A BIG FAT sun is lolling in the morning sky. It isn't even raining. You kiss your spouse, hug your kids, pet your dog and step out the door. And then, suddenly -- WHOMP! They've got you, Geraldo Rivera has been poised out there -- in his Adidas and your bushes -- waiting to pounce with a camera crew and half a dozen intimidating questions about your past.
If you think you have an inalienable right not to be thus harassed, some TV journalists would disagree. The "ambush interview," as it's self-explanatorily called, is only one of the so-called "investigative" techniques popular in TV news and themselves investigated last week by "Watching the Watchdog," a virtually unprecedented one-hour report produced and aired by WBBM-TV, the CBS-owned station in Chicago.
Although it was seen only in the Chicago area, the documentary has precipitated repeated exchanges of accusations between the station and ABC News, whose "20/20" came under the heaviest fire in the report; together these two factors have provided a brand new journalistic ethical imbroglio -- the first in two or three whole days.
"This thing has turned into name-calling, and I don't want to participate," says Scott Craig, executive producer of the WBBM special. "We raised some real issues on that show and they're getting clouded over."
Those real issues, seldom raised on the air, have a lot to do with the way television covers news and the increasing use of sexy, clandestine, hotsy-totsy tactics that may have less to do with getting the story than with turning TV reporters into stars and heroes. Rivera, although the most flagrant example, isn't the only one who seems to have graduated from the Long Ranger school of communications.
We all feel in our hearts of hearts that nothing pleases Mike Wallace of prestigious CBS News so much as when he and a "60 Minutes" crew get chases out of a suspect's office or have a door automatically slammed in their faces. It is conceivable in the vast scheme of things that innocent people might want to slam doors in Mike Wallace's puss as much as guilty ones, but in the visual vocabulary of "investigative" TV sleuthing, slamming a door is tantamount to an admission of guilt.
Only this week austere old NBC relaunced its ever-ailing "NBC Magazine With David Brinkley" with a lengthy piece about a Georgia photographer of young girls who had been convicted, unbeknownst to the girls and their moms, on three counts of child-molesting in another county. Reporter Jack Perkins confronted hikm with this record on camera, and when the man got up from his desk and bolted out the door, reporter and crew chased him down the street.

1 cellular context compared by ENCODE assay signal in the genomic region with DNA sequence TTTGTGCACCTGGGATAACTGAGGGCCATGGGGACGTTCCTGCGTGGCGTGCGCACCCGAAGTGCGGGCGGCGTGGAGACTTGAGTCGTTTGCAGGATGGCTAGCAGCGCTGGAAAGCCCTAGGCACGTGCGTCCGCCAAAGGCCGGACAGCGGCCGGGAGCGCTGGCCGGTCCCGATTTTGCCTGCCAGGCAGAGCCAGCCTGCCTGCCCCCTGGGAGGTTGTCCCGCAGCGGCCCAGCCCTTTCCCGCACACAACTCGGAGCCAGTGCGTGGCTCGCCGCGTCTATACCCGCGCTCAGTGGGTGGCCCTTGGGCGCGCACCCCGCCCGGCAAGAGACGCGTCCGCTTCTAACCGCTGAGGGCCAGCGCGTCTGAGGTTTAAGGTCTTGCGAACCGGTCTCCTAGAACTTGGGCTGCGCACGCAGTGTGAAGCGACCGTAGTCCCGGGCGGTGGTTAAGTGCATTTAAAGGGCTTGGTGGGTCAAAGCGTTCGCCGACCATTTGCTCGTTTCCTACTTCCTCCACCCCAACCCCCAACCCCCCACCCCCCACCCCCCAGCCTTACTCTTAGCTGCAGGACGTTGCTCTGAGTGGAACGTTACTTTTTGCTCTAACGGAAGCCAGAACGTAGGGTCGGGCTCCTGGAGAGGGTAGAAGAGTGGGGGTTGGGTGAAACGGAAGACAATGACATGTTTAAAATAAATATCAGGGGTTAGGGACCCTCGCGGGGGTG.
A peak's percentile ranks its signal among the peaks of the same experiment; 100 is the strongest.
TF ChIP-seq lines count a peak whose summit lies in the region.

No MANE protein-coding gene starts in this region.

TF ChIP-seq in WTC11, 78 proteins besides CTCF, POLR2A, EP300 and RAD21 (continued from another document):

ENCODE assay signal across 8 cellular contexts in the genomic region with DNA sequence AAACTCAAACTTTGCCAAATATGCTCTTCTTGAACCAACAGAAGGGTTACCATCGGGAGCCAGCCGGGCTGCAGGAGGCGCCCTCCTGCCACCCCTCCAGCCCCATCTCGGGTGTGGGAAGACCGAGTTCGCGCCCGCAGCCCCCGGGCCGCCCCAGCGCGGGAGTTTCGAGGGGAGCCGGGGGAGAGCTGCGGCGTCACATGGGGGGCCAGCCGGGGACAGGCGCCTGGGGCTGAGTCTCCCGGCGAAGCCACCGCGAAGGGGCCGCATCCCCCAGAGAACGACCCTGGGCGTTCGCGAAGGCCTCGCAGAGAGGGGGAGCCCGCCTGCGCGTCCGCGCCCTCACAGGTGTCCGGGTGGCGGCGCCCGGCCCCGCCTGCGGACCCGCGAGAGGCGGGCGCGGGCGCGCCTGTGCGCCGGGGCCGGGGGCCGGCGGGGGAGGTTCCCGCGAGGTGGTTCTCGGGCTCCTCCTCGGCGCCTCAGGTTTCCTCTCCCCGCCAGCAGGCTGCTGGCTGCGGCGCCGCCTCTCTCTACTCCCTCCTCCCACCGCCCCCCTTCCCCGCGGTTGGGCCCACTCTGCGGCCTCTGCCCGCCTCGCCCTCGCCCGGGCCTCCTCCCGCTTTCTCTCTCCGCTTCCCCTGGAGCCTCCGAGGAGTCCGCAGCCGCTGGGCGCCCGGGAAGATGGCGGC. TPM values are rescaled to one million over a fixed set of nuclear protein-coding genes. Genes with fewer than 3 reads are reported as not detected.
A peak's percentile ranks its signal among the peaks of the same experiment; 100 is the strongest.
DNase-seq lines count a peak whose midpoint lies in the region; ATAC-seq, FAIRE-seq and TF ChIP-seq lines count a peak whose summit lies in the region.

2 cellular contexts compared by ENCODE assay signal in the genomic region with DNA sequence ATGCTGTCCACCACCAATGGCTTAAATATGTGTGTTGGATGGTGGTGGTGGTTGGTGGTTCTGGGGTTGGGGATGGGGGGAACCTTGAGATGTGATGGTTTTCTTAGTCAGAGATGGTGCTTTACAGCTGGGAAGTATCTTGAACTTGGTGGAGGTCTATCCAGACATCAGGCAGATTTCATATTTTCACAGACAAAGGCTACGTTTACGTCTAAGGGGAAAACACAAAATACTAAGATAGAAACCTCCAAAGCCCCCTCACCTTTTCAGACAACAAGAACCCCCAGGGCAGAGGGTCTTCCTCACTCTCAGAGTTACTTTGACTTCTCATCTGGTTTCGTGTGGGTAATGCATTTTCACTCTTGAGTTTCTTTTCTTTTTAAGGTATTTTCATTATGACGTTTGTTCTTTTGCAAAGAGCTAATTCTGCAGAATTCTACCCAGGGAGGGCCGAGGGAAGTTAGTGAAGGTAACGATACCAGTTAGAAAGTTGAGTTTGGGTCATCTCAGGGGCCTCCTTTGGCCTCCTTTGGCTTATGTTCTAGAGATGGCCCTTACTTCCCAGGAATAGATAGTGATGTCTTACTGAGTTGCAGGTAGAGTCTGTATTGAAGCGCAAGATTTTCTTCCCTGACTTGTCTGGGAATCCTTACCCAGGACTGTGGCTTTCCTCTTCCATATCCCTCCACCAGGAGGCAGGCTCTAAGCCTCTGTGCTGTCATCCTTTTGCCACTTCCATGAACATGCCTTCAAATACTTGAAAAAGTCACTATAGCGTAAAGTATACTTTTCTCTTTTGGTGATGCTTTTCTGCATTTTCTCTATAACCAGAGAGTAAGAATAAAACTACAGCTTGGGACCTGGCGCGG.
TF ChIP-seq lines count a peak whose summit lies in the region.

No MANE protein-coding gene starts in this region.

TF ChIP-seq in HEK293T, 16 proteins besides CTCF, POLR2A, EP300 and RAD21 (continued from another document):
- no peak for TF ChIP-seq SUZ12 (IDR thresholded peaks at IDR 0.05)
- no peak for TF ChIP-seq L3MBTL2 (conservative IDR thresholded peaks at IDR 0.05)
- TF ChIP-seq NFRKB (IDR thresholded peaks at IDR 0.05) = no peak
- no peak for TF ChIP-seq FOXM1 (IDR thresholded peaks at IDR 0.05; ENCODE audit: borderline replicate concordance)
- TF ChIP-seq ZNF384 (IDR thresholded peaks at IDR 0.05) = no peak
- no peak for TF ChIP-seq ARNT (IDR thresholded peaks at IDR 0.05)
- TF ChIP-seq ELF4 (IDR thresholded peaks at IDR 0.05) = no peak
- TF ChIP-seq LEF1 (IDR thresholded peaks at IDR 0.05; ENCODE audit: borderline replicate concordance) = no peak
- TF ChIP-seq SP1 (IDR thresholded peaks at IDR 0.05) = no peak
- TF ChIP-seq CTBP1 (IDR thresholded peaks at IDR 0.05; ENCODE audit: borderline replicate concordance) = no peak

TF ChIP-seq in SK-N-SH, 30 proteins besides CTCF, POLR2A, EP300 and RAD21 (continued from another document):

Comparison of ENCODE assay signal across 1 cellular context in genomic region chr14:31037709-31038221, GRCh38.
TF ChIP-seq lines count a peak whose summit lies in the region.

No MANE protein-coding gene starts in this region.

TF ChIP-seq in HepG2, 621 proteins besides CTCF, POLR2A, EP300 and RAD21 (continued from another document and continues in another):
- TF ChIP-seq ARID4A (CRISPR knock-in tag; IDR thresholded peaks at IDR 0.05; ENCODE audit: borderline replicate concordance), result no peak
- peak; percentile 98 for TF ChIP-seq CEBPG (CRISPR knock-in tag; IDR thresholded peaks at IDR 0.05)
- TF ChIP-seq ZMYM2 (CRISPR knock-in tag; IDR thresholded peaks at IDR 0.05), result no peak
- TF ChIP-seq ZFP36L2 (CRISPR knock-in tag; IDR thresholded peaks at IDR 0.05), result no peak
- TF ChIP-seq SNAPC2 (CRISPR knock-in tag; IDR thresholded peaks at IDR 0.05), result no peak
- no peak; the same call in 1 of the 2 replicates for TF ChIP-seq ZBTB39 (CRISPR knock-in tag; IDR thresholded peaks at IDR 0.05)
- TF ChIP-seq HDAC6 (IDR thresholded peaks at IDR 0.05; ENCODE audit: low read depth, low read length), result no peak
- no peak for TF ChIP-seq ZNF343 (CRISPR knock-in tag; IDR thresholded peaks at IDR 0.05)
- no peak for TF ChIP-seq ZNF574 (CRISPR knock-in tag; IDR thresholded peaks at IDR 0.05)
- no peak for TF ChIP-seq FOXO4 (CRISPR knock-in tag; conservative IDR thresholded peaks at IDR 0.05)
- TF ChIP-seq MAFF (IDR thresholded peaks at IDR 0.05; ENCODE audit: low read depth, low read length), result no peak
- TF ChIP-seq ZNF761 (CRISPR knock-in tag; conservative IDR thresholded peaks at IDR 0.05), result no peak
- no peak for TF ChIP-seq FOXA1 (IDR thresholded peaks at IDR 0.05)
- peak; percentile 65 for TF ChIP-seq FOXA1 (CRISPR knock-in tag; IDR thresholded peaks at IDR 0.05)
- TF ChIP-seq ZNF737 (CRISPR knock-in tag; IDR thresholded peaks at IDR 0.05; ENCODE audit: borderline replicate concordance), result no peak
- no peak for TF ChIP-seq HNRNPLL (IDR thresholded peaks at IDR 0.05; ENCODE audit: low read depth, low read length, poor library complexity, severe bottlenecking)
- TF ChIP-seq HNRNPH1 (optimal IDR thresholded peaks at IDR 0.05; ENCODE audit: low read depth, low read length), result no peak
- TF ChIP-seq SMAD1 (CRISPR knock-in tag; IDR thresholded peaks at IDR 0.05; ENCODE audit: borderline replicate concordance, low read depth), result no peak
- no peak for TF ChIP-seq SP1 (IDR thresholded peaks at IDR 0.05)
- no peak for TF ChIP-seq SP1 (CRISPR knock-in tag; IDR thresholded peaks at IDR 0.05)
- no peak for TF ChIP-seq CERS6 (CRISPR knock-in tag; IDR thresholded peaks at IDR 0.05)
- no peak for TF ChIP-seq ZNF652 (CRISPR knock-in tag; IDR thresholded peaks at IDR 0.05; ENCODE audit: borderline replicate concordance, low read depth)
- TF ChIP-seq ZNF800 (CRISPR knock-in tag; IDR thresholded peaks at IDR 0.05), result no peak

It was the most athletic reportorial display since the blue-jeanned Rivera pursued a pimp over hill and dale and through underground garage in an Ohio town.
Naturally one is reminded of the old story about the dog chasing cars -- what do they do if they catch one? Wrestle him to the ground? Drag him off to the hoosegow? This may be not so much gonzo journalizm as Bonzo journalism. It may not be journalism at all, and it makes the innocent as well as the guilty susceptible to harrassment by a non-constitutional extension of the long arm of the law.
But gosh, it sure makes great pictures!
On "Watching the Watchdog," anchorman Bill Kurtis went through two "20/20" stories in which, it was charged, the techniques employed produced almost all heat and not much light. In one, Rivera and producer Peter Lance thought they had broken an arson-for-profit ring operating in Chicago. Rivera at one point ambushed a man suspected of involvement in the scheme as he left his office and tried to get into his Volkswagen.Then came the blitz.
Rivera: "How do you respond to the charges by various uptown groups that you're engaged in an arson-for-profit ring?" . . . "Why did so many of your buildings, such a disproportionate number of your buildings, burn?"